All in all, the food was pretty decent, but there’s definitely room for improvement. The service was slow and a little bit disorganized. One time, one guy would come over to our table; then, a woman would serve us. It was like, who’s my waiter?

I wouldn’t call Venturo a destination restaurant, unlike Palma. But it is definitely a good thing for the neighborhood and I wish it the very best.

Venturo Osteria and Wine Bar

44-07 Queens Boulevard (between 44th and 45th streets)

Sunnyside, NY

Take the 7 to 46th Street and walk east a few blocks on Queens Boulevard.



Situated down on Cornelia Street, on a long, lonely block, Palma awaits you. It’s cute, brief exterior belies the wonder found within.

palma mozzarella di bufala insalata

mozzarella di bufala insalata

Palma sells Italian specialties, and you know how I feel about Italian food from Italian restaurants. That is, I typically do not like it. But Palma is the rare exception to the rule, so I implore you: go to Palma.

My Lady Dining Partner (MLDP) and I walked into Palma to find a crowded interior with people bustling around a small bar. We were seated at a table for two in close proximity to both the window and the tables around us. MLDP squeezed her pregnant body into the chair and we were at last comfortable in our own little world.

We ordered the mozzarella di bufala insalata, which was served with olive-oil drizzled arugula and hearty slices of tomato. I have never had such good mozzarella. It was creamy and dense, and altogether fantastic. On the specials list—and I get the feeling this is a daily special—there was a burrata option, which tempted us, but we ultimately chose the mozzarella on the menu. You won’t be disappointed if you opt for this.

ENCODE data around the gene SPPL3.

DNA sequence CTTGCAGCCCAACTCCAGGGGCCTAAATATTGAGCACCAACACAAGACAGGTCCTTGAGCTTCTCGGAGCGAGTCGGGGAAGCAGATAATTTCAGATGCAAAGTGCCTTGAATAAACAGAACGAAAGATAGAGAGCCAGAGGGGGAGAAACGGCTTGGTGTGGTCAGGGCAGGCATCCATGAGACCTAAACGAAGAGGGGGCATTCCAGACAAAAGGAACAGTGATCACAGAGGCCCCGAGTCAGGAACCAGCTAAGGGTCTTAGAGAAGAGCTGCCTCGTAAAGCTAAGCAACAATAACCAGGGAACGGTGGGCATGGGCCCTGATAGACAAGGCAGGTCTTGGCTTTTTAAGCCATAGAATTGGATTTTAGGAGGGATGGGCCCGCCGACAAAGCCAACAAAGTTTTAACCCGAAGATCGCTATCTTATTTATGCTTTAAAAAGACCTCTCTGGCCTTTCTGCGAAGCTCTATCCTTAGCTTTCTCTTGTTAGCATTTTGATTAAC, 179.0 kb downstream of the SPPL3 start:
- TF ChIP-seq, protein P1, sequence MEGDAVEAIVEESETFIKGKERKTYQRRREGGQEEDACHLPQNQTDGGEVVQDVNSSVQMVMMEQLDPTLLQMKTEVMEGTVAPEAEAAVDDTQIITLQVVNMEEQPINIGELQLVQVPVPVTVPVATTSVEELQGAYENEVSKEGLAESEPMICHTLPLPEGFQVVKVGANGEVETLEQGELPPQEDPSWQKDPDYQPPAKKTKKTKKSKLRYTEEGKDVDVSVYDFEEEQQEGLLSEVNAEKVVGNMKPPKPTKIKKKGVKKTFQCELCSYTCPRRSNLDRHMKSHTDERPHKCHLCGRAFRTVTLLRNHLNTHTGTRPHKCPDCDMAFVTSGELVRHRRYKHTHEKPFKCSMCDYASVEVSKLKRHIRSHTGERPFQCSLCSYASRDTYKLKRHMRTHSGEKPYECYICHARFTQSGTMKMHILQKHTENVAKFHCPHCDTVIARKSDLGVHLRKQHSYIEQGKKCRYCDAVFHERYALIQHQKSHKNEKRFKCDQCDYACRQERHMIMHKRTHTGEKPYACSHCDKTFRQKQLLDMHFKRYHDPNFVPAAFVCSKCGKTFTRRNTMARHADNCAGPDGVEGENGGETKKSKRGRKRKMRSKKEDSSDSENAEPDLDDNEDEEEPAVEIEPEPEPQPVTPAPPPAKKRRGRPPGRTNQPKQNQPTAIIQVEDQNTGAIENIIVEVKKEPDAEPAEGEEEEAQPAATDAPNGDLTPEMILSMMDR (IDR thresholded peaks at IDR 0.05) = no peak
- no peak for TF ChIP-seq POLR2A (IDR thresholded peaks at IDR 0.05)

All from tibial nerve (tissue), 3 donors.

palma pappardelle dish

pappardelle dish

For our entrees, we both ordered pasta dishes off the regular menu. I got the pappardelle allo spezzatino d’Agnello—a long name for a fine dish, which contained long, wide ribbons of pasta with slow-cooked lamb, tomatoes, and kalamata olives thrown in. The salty flavor of the olives nicely complemented the richness of the lamb. It was incredible. MLDP ordered the fettuccine ai funghi, which had the most delicious mushrooms I have ever eaten. They were tender and rich with flavor. I only took a bite of her mushroom pate, but the pasta itself—which must be homemade, to be so glorious—looked amazing.

We passed on dessert, although Palma has a few Italian delicacies on their sweets menu, such as a bufala ricotta cheesecake. It must be heavenly.

I can’t wait to go back to Palma, and I think you should go, too. I highly recommend the pasta, and am certain the secondi dishes live up to Palma’s pledge for well-crafted food.


28 Cornelia Street

West Village, New York

Take the A/B/C/D/E/F/M to West 4th Street and walk around the corner to Cornelia Street.

The Cronut™

MDP got up at 5 am to get me these cronuts. My birthday is Sunday and he’d thought it would be a nice treat for me to have on my “work” birthday, which is today.

It was.

the cronut

the cronut

What can one say about such a unique pastry? Its crisp doughnut-like exterior is rolled in granulated sugar for a sweet bite. And its croissant interior is smooth and silky, perfectly blending with the cream that bursts as you chew. The flavor I was served was coconut. It was faint enough to be unobtrusive, while still supplying the full-bodied taste of a real coconut.

cronut interior

interior shot

The cronut is by far the best pastry I’ve ever had. You should get one. Or find someone who loves you enough to wake up at 5 and make their way down to SoHo to Dominique Ansel’s quaint bakery. I’m a lucky girl!